Mental Health Stigma in the Workplace
By Christine Tulk

For many individuals struggling with mental health problems, maintaining employment and prospering in their careers is an important concern. In recent years, there has been a lot of media attention regarding the negative impact of mental health stigma, which can be a devastating form of prejudice and discrimination in employment. Although there is no doubt that we need to continue to work on reducing mental health stigma, we also need to understand that supervisors and coworkers can respond negatively to working with individuals with mental health problems for reasons other than stigma. In fact, my research suggests that one of the primary reasons for negative responses to individuals with depression or anxiety is likely to involve concerns about increased workload or unfair distribution of work rather than stigma.

As part of my research on stigma towards depression and anxiety, I asked 400 Americans and 260 Canadians to read a fictitious scenario about a coworker returning to work following a leave of absence for depression, anxiety, or surgery and to answer questions about commonly held negative stereotypes regarding people with mental health problems. These stereotypes included beliefs that people with mental health problems are 1) faking illness to get out of work 2) less competent 3) to blame for their health problems and 4) a danger to themselves and others. In addition, I also asked participants to write about their own personal experiences with colleagues who had returned to work following a leave of absence for mental or physical health reasons.

I was not surprised to find that participants rated the coworker from the scenarios about depression and anxiety to be more of a danger to themselves or others than the coworker from the scenario about surgery. Individuals with mental health problems have long been stigmatized in this fashion. Participants did not, however, rate the coworker with depression or anxiety as more likely to be faking, a surprising finding given the general thinking that less visible health problems are used as an excuse to get out of work. Overall endorsement of negative stereotypes was also fairly low, suggesting that participants as a group had relatively positive attitudes towards working with colleagues with health problems.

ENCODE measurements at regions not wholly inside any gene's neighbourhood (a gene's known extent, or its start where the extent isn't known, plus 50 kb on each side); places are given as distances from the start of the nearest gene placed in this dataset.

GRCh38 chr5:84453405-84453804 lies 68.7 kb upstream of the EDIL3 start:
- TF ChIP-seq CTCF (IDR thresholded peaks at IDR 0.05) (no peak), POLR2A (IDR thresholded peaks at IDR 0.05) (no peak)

When I analyzed what participants wrote about their own personal experiences with colleagues who had taken a leave of absence, I found that attitudes were indeed generally supportive but that workload and overwork were big concerns. The vast majority of comments expressed goodwill towards colleagues who were struggling. Participants felt that it is somewhat expected that coworkers will get sick and that it is morally the right thing to do to help people with health problems, particularly those people who are hard workers or who would return the favour if needed. But, many of these participants also expressed feeling conflicted when the amount of help needed interfered with their ability to get their own work done or resulted in more work than they were able to handle. Although they felt it was not the fault of the coworker who was sick for being on leave or for needing help when they eventually returned to work, participants expressed feeling stressed out about having extra work or not knowing how to help.

A smaller number of participants were much more negative about “picking up the slack” of colleagues who were either on leave or who had returned to work with an accommodation such as a reduced workload or schedule. Stigma was certainly a part of these responses with participants expressing anger towards coworkers they believed were faking to gain advantages like time off work or reduced workload.

But, participants were also angry and frustrated for reasons unrelated to stigma. For example, there was a belief that it was management’s responsibility to provide more resources or extend deadlines when a team member took a leave of absence or needed help getting back up to speed when they returned to work. There was also a sense that in many cases management didn’t really care about employees and that already overworked employees were being asked to do even more with no extra compensation. This was the case for both mental and physical health problems.

This is not to say that mental health stigma is not important — there is no doubt a portion of the population that continues to have outdated and uninformed attitudes about mental illness. But, we also need to be aware that organizations can do more in terms of planning for absences and that negative responses from colleagues are not necessarily based in stigmatizing attitudes.